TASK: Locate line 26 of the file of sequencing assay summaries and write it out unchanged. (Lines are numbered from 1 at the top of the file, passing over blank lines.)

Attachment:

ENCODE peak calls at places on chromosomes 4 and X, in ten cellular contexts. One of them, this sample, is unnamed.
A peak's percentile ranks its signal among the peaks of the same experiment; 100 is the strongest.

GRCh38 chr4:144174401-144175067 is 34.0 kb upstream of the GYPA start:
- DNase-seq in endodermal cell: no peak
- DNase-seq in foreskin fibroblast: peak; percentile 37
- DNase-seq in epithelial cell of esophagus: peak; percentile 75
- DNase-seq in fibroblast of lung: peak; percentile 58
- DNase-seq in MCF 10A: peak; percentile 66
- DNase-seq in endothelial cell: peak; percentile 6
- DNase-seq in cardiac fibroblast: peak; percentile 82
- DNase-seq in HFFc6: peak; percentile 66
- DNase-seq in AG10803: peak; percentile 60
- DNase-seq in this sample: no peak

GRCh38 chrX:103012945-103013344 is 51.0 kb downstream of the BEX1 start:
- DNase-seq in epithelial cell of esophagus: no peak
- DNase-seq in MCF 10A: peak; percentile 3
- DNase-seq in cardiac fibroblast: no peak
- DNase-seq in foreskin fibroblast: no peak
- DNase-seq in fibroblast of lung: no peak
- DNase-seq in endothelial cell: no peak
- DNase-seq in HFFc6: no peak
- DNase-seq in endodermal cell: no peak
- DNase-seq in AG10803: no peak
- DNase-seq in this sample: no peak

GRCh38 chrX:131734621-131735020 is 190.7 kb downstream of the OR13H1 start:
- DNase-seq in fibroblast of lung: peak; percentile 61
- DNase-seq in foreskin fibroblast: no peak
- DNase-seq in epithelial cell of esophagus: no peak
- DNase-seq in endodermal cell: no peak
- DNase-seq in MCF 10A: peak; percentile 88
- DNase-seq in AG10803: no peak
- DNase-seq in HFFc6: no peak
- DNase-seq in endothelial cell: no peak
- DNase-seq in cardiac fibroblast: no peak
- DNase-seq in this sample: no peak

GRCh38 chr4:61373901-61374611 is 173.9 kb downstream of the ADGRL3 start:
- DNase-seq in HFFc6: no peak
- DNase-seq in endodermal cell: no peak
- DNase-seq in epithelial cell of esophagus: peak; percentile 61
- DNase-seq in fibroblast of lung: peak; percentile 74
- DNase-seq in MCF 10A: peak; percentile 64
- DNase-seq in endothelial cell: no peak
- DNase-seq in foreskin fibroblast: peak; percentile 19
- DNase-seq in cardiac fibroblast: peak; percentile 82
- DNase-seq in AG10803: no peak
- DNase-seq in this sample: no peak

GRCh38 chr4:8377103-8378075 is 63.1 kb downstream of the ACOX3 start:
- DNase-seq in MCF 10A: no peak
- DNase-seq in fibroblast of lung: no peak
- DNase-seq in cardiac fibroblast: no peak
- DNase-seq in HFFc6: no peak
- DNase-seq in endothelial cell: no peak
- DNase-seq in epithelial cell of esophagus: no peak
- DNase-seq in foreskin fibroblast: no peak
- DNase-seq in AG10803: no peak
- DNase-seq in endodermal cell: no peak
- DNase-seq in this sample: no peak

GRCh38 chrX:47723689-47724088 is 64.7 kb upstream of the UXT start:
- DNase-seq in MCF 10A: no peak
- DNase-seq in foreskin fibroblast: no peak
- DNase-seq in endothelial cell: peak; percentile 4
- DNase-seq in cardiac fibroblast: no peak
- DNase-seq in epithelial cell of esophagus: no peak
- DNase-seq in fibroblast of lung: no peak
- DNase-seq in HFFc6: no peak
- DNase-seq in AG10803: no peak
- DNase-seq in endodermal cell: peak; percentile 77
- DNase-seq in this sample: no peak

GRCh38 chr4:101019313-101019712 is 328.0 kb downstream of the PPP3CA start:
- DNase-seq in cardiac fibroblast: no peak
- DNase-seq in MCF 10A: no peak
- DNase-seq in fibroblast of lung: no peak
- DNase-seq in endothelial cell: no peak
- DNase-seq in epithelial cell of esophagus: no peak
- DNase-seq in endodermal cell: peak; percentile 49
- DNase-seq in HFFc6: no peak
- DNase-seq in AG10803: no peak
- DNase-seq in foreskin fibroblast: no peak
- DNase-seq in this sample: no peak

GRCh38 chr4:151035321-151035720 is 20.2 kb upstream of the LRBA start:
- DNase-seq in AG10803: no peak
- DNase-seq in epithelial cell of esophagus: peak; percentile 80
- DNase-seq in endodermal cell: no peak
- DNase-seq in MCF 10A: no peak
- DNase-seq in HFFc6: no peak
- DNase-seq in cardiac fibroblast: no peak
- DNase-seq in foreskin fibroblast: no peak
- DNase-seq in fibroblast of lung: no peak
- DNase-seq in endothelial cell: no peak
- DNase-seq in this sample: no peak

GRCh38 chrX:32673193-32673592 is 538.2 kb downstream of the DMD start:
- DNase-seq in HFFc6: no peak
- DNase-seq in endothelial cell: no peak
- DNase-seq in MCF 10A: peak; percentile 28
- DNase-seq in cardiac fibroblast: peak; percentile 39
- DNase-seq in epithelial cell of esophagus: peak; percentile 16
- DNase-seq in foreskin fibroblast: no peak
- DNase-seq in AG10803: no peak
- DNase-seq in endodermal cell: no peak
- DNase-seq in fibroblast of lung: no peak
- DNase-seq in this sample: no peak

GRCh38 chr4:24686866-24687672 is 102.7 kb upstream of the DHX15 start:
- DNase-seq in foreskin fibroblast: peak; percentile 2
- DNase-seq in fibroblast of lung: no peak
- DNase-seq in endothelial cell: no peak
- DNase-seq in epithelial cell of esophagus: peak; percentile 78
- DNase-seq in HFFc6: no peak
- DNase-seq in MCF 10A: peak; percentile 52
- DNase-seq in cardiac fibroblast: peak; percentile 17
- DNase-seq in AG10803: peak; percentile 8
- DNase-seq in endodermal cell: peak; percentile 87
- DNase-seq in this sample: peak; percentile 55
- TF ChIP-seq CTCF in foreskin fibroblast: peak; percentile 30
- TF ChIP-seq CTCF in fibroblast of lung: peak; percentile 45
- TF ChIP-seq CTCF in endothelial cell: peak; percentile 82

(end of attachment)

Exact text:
- DNase-seq in fibroblast of lung: peak; percentile 61